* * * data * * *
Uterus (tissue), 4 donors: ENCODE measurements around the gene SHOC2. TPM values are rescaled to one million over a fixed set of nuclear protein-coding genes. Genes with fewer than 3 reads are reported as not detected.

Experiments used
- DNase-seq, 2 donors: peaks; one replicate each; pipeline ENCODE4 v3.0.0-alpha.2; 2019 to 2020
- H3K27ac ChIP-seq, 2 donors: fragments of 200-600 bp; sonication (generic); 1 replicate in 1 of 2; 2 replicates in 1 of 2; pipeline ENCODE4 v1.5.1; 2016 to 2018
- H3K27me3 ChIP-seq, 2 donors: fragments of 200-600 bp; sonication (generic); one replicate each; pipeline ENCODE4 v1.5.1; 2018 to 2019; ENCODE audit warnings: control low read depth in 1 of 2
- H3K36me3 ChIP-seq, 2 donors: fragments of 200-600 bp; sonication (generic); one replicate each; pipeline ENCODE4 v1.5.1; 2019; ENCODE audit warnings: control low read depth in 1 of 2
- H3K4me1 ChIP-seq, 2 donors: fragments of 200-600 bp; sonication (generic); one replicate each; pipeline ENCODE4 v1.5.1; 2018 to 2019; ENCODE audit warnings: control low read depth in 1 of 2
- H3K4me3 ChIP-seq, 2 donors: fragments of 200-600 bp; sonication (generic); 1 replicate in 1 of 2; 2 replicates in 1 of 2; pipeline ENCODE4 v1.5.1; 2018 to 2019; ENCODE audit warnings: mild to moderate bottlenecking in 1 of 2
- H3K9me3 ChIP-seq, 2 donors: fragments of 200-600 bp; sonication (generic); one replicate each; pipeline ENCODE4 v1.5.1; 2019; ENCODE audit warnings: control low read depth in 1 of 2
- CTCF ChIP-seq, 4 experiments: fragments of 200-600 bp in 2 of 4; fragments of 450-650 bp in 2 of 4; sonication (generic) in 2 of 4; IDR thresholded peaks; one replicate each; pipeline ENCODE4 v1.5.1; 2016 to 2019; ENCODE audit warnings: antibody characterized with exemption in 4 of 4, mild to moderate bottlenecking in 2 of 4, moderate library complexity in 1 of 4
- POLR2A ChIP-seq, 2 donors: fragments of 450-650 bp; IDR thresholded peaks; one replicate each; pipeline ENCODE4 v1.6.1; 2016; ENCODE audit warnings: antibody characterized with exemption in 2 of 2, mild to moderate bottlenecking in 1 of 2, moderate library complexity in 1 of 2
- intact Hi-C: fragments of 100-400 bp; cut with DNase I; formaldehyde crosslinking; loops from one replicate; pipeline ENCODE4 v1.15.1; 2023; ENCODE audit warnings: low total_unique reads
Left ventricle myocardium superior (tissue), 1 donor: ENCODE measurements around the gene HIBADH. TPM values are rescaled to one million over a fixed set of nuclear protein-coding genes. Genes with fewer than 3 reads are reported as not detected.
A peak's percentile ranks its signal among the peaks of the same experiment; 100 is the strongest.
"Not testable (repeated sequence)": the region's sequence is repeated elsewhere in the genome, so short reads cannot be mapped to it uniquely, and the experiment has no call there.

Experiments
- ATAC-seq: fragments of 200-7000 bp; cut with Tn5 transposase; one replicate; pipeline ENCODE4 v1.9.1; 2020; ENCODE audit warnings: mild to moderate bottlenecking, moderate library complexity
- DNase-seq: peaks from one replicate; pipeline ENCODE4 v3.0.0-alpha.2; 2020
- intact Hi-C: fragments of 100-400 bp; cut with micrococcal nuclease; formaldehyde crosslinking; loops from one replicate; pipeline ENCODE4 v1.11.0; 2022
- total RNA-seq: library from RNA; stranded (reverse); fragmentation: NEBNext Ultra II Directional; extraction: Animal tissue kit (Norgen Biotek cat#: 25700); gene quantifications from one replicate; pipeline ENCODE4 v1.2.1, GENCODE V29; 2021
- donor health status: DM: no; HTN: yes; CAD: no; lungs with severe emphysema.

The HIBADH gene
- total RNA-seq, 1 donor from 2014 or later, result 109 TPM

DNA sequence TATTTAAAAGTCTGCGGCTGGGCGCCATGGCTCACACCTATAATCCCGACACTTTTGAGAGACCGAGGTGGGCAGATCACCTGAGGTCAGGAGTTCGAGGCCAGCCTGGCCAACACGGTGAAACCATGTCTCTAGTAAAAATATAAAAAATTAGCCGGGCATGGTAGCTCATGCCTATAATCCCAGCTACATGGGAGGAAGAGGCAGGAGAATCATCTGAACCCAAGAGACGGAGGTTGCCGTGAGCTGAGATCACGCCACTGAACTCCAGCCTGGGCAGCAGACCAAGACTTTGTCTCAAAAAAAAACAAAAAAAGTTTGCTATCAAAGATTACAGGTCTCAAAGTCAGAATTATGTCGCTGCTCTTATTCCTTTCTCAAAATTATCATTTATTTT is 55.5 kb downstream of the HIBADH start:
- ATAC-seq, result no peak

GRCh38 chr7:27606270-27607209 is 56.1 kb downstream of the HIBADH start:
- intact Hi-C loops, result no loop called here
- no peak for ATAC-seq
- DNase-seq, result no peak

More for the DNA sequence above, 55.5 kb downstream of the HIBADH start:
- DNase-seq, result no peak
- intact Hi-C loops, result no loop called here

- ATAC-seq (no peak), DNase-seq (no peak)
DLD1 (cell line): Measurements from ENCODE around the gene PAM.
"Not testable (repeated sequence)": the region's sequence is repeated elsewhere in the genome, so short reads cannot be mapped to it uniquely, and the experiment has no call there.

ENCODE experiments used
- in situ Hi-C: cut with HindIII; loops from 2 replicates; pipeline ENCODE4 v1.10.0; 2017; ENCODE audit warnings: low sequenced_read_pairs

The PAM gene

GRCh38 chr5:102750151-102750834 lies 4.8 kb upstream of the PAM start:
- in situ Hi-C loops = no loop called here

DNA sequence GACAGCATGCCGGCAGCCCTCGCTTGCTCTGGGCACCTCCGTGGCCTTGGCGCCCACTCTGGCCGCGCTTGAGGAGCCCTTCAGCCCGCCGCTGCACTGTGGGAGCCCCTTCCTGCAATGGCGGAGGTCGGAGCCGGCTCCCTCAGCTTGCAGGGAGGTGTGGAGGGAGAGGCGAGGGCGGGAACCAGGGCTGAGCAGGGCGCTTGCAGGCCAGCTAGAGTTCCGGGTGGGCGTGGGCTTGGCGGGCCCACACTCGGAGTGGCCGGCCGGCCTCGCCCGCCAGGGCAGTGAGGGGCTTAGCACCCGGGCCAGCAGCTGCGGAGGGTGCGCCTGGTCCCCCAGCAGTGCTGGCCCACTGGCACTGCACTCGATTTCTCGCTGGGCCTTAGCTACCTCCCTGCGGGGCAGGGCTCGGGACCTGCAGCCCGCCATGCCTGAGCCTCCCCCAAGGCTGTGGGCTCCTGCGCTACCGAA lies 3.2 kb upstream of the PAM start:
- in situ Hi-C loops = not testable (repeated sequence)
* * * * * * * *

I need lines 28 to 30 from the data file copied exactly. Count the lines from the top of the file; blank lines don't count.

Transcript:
- no peak for ATAC-seq
- DNase-seq, result no peak

More for the DNA sequence above, 55.5 kb downstream of the HIBADH start: